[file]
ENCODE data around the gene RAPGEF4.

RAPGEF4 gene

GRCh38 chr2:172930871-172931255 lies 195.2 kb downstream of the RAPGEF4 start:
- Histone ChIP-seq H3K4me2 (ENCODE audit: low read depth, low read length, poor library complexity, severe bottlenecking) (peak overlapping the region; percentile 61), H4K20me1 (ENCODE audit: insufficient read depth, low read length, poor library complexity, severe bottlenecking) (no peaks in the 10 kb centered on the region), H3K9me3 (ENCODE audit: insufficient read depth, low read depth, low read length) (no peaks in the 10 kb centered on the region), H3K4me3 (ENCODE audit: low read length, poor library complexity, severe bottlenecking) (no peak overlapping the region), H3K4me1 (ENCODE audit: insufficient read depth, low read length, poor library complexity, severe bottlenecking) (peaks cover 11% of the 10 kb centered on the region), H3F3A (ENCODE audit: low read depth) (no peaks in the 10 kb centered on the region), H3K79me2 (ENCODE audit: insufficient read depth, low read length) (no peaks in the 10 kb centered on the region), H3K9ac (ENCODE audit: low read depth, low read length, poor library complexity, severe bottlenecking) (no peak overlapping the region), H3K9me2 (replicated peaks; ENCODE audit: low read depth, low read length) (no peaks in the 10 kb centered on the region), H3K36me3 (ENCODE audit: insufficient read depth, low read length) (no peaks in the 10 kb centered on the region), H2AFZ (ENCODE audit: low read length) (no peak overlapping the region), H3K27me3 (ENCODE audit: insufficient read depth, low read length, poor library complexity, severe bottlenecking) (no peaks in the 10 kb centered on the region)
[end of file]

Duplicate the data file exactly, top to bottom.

ENCODE data around the gene RAPGEF4.

RAPGEF4 gene

GRCh38 chr2:172930871-172931255 lies 195.2 kb downstream of the RAPGEF4 start:
- Histone ChIP-seq H3K4me2 (ENCODE audit: low read depth, low read length, poor library complexity, severe bottlenecking) (peak overlapping the region; percentile 61), H4K20me1 (ENCODE audit: insufficient read depth, low read length, poor library complexity, severe bottlenecking) (no peaks in the 10 kb centered on the region), H3K9me3 (ENCODE audit: insufficient read depth, low read depth, low read length) (no peaks in the 10 kb centered on the region), H3K4me3 (ENCODE audit: low read length, poor library complexity, severe bottlenecking) (no peak overlapping the region), H3K4me1 (ENCODE audit: insufficient read depth, low read length, poor library complexity, severe bottlenecking) (peaks cover 11% of the 10 kb centered on the region), H3F3A (ENCODE audit: low read depth) (no peaks in the 10 kb centered on the region), H3K79me2 (ENCODE audit: insufficient read depth, low read length) (no peaks in the 10 kb centered on the region), H3K9ac (ENCODE audit: low read depth, low read length, poor library complexity, severe bottlenecking) (no peak overlapping the region), H3K9me2 (replicated peaks; ENCODE audit: low read depth, low read length) (no peaks in the 10 kb centered on the region), H3K36me3 (ENCODE audit: insufficient read depth, low read length) (no peaks in the 10 kb centered on the region), H2AFZ (ENCODE audit: low read length) (no peak overlapping the region), H3K27me3 (ENCODE audit: insufficient read depth, low read length, poor library complexity, severe bottlenecking) (no peaks in the 10 kb centered on the region)